by Carol Rocamora



Rarely does a production explode upon the theatre scene like Eugene O’Neill’s The Hairy Ape, now receiving an extraordinary revival at the Park Avenue Armory.


O’Neill’s visionary play of the industrial world and its dehumanizing influences was a sensation when it opened in New York at the Provincetown Playhouse in 1922. Its blend of European expressionism and “super-naturalism” (O’Neill’s term) was unique in American theatre, and O’Neill’s producer Kenneth Macgowan described it as a play that “leaps out at you from the future.”


If only that producer could see what director Richard Jones has done with the play today! Capitalizing on the cavernous size of the Armory’s 55,000 square foot Drill Hall, Jones and his brilliant designer Stewart Laing have placed the 800-seat audience on neon-yellow bleacher seats in the center, and surrounded them with an industrial conveyer belt (the largest turntable in New York theatre history) upon which set elements of the play’s eight scenes rotate. It’s a sensational set, bringing an appropriately gargantuan scale to O’Neill’s tragic tale of Yank, a lowly laborer who crosses the Atlantic in the boiler room of an ocean liner and arrives in the New York harbor at the height of the Roaring Twenties.



We first see Yank (the charismatic Bobby Cannavale) and his fellow laborers in the ship’s stokehold, represented by a huge cage-like steel structure painted a blinding yellow (to match the audiences’ seats). As the cage rotates  on the conveyor belt, you see a dozen overall-clad, soot-covered men, frozen in a moment of their storm-tossed voyage, their arms outstretched, seemingly suspended in air. It’s a stunning image, one of many under Jones’s expressionistic director. Breaking their freeze, these twelve angry men toil away, bemoaning their wretched conditions. “We’re caged in by steel from the sight of the sky, like apes,” wails Paddy, an older laborer (David Costabile). But Yank urges them on. “It take as a man to work in hell!” he cries with pride. Yank knows who he is – at least he thinks he does.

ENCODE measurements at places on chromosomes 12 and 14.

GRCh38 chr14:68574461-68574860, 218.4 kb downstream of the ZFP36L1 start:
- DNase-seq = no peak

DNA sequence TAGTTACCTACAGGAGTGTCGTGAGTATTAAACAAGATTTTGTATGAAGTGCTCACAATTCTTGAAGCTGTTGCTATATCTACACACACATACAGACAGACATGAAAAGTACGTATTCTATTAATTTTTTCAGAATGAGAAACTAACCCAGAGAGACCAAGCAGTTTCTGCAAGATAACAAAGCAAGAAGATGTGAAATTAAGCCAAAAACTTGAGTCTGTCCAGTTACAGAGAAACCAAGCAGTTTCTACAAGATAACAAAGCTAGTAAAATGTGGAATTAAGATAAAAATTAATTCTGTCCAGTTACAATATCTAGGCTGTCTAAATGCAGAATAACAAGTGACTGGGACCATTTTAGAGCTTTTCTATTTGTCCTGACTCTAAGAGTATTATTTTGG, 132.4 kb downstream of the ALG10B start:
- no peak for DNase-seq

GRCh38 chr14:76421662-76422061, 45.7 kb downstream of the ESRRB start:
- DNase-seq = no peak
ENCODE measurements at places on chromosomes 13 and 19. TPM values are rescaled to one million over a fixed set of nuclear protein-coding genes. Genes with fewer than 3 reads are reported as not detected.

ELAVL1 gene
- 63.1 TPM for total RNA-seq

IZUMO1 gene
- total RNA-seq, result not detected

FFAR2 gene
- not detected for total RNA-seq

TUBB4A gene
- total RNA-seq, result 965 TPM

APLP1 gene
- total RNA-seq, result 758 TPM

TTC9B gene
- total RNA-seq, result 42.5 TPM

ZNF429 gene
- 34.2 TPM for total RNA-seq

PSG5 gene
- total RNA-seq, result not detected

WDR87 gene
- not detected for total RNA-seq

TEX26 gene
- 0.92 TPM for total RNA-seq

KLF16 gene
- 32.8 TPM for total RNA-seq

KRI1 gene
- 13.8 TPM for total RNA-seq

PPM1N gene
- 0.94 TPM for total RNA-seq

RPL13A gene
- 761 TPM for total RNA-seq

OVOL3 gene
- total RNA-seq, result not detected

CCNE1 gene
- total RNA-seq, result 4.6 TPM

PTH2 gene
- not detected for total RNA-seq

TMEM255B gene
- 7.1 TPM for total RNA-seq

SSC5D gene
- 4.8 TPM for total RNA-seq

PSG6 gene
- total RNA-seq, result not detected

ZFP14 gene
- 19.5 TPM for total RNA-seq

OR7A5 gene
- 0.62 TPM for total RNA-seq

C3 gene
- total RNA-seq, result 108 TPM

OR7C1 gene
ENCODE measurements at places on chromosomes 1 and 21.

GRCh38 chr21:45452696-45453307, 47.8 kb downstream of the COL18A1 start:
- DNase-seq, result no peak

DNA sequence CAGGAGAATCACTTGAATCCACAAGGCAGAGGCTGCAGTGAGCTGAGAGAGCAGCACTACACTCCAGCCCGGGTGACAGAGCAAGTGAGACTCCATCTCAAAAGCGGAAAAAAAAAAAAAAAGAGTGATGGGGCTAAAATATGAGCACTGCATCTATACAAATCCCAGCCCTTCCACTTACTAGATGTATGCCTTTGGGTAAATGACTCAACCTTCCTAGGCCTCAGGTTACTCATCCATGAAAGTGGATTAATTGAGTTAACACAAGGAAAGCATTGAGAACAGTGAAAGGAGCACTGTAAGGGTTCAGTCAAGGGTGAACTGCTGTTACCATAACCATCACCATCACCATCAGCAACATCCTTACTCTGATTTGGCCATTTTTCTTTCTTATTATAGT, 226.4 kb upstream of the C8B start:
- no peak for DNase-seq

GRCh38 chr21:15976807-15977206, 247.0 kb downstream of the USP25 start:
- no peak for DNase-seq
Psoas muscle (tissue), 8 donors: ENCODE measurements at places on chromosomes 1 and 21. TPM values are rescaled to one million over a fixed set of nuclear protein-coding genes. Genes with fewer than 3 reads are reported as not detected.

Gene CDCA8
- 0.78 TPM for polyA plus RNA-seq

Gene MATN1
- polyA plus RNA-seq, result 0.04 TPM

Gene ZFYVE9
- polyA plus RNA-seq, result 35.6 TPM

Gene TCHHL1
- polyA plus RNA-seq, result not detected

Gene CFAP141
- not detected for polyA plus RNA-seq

But Yank’s world is instantly shattered by a visit to the stokehold from Mildred (Catherine Combs), an industrialist’s daughter (and owner of the boat) who wants to know “how the other half lives.” The terrible screeching sounds of the conveyor belt can’t drown out her cry of horror as she sees Yank in his cage. “Filthy beast!” she screams, fainting at the sight of him and the others. “That’s how she looked at me – a hairy ape,” says the enraged Yank, vowing to take revenge on the industrial world and its cruel class system.


One scene after another brings stunning visual images on the revolving conveyor belt – like DOUGLAS STEEL, the 14-foot-high block letters that spell Mildred’s father’s business, and NYC, the harbor where the ship docks. Above, the lights (designed by Mimi Jordan Sherin) reveal the massive western wall of the Drill Hall’s interior, representing Fifth Avenue.   Below, a parade of masked “rich people” in formal dress and bright yellow shoes cross the hall floor. The setting is vast, and the spectacle is breathtaking.


“Where do I fit in?” cries Yank, bewildered, as he walks the conveyor belt from scene to alienating scene, past shops with signs saying “JEWELRY” and “FUR,” and into a communist book shop painted blinding white and red, where he’s also rejected.


“I couldn’t get in, I couldn’t belong, I got no past and nothin’ coming,” cries Yank as he reaches his ultimate destination – the zoo, where he seeks out his soul mate, a huge black ape (played with frightening authenticity by Phil Hall) in a bright yellow cage like the one he arrived in on that doomed boat.


This special combination of directorial vision, design brilliance, choreography (Aletta Collins), star power (Cannavale), and seamless ensemble work has brought forth a unique revival – set in the same shining city that symbolizes both Yank’s unreachable dreams and ultimate demise. The stunning images evoked here will long be remembered, as blinding as that lurid yellow representing O’Neill’s view of hell in the industrial age, whose social injustices are still with us today.


Eugene O’Neill’s The Hairy Ape, directed by Richard Jones, at the Park Avenue Armory , playing through April 22.


Photos: Manuel Harlan